You can start court proceedings and the court can say that you should try mediation. Alternatively, once some parents experience the first initial court hearing they want to try mediation to sort out the parenting arrangements. Normally a court will agree to adjourn a court application for family mediation to take place.

Childen and Mediation

Your children will be the focus of mediation. Some parents think that older children should be involved in mediation sessions.

Some mediators are qualified to work with children. If you both want your child to be involved in family mediation sessions then you should carefully consider the choice of mediator.

Even if a child is not directly involved in the mediation sessions, a mediator will ensure that the voice of your child is heard.

Tips for making children mediation over custody a success.

Here are my top tips for making children mediation a success. Some of these tips are obvious, but when emotions are running high it is easy to forget them.

  • Child Focussed
    The mediator will encourage you to approach the mediation by looking at what is in your child’s best interests. You may want an equal split of time and shared custody. Is that in your child’s interests if you live a long way from your ex-partner and you work some weekends? You may not want your ex-partner to go to the school play but is that more about your feelings than your child’s feelings? It may bug you that a parent is always 20 minutes late when collecting the child. If you explain how the child is waiting, bags at the door, perhaps the parent will better understand why punctuality is important to you. It is hard not to be emotional and to think of what you want in mediation but if you are both able to focus on what is best for the child then mediation is more likely to be successful.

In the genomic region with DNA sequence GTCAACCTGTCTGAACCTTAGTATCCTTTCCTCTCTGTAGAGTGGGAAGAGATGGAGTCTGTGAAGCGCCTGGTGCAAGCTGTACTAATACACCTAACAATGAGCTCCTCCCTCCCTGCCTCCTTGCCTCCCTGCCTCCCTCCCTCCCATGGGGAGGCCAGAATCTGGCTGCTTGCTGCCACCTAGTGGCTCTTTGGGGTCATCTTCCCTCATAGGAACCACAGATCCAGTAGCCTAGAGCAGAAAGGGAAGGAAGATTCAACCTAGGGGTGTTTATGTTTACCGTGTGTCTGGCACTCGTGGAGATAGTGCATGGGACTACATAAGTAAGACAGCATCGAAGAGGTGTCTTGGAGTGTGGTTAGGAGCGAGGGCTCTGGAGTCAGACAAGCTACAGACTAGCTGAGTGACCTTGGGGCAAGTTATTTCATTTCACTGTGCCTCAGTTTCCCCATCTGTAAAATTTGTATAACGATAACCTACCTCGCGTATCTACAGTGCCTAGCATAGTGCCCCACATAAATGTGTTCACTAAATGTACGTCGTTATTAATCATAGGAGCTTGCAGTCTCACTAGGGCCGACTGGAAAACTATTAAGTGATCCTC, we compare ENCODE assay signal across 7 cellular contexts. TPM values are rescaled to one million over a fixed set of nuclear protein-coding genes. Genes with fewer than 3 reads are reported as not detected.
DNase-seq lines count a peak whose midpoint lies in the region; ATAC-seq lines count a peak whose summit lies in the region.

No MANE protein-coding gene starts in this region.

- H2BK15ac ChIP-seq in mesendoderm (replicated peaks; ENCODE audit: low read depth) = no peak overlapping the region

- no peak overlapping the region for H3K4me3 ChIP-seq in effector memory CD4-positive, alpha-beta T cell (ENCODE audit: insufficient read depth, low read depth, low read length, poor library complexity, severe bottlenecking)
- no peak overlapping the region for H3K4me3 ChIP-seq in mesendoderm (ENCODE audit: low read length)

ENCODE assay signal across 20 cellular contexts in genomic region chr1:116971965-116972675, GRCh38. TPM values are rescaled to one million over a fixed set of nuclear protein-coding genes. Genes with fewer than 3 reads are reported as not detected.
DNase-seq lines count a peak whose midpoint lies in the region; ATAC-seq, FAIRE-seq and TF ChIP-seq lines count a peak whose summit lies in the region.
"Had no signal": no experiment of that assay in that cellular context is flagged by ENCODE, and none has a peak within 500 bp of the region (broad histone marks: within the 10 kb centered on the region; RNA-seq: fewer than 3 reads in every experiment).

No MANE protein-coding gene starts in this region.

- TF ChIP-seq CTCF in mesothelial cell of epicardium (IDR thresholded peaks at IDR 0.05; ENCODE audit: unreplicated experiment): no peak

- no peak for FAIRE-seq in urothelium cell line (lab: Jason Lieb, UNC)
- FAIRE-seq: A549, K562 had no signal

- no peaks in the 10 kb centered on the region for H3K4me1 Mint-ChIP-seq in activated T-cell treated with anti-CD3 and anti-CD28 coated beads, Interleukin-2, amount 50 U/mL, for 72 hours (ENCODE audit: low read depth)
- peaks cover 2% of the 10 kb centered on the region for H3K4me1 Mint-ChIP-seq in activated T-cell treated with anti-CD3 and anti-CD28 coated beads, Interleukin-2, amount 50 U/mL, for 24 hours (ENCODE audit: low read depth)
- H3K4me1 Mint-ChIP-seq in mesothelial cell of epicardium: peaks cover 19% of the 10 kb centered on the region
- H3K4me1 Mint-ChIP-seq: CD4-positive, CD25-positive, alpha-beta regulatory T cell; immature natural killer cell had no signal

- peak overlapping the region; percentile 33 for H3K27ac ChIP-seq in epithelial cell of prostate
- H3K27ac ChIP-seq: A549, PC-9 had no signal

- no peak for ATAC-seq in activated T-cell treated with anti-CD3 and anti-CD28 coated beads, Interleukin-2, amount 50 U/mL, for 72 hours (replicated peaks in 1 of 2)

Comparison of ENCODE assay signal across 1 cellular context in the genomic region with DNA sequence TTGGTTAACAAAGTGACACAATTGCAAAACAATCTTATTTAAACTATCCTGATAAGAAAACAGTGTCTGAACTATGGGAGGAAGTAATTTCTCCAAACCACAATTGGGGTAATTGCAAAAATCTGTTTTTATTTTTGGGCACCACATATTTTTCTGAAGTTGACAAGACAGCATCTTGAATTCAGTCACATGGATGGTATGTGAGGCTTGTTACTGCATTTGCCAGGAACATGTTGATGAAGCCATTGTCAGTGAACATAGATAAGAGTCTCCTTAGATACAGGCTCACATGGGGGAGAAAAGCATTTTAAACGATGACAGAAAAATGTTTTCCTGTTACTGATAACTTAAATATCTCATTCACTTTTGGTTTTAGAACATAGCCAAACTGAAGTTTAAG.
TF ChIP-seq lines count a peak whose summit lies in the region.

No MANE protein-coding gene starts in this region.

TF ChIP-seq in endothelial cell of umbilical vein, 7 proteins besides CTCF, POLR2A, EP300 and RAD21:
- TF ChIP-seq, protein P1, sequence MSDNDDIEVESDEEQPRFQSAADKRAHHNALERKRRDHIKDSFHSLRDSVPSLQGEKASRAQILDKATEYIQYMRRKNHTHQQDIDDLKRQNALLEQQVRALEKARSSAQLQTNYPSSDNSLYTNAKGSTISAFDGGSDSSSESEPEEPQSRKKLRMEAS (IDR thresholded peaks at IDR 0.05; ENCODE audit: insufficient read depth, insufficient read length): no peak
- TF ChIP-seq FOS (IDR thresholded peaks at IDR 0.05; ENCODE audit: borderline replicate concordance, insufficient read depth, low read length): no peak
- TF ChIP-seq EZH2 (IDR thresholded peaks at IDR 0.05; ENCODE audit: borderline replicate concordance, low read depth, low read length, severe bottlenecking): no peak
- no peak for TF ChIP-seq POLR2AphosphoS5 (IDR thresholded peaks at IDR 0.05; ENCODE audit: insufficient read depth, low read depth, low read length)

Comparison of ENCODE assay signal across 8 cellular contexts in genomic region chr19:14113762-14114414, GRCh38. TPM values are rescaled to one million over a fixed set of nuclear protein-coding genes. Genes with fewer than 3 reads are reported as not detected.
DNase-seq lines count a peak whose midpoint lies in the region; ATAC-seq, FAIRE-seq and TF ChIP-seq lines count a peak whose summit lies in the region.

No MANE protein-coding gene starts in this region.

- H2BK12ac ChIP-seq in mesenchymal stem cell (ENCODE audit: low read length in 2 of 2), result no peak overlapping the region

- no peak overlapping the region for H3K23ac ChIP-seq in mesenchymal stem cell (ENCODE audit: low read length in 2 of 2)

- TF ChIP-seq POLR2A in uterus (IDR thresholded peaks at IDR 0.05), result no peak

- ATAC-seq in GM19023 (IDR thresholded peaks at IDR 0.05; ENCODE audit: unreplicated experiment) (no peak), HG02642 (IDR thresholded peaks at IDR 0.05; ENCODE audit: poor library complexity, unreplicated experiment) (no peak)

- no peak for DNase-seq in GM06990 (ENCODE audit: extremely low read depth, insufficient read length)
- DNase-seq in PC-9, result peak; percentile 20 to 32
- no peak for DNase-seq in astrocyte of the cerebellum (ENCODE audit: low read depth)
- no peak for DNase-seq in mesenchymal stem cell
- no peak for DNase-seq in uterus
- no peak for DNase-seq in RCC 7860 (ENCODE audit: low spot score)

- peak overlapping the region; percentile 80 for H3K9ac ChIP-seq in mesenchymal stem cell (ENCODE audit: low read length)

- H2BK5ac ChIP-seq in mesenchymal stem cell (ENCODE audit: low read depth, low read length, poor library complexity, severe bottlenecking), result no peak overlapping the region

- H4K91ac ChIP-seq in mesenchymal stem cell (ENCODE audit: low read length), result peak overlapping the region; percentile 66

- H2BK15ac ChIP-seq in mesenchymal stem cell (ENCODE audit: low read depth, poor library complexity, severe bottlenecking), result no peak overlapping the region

• Think of the Positives
    As a children solicitor, I am often told about a parent’s negative traits. A mother may say that a father is unreliable, will cancel contact at the last minute, sits the children in front of the television or fills them with pizza and exhausts them at theme parks. A father may say that a mother is too controlling, that she dictates what the children wear, gives directions on the food and activites he can enjoy with the children and questions if the children have really enjoyed their time with their dad. In mediation, it is important to focus on the positive. Maybe mum is a bit anxious about safety and diet, but do the children return happy from spending time with their dad? If parents understand, about how the other feels and a focus on the positive aspects of the other’s parenting they are more likely to reach an agreement in family mediation.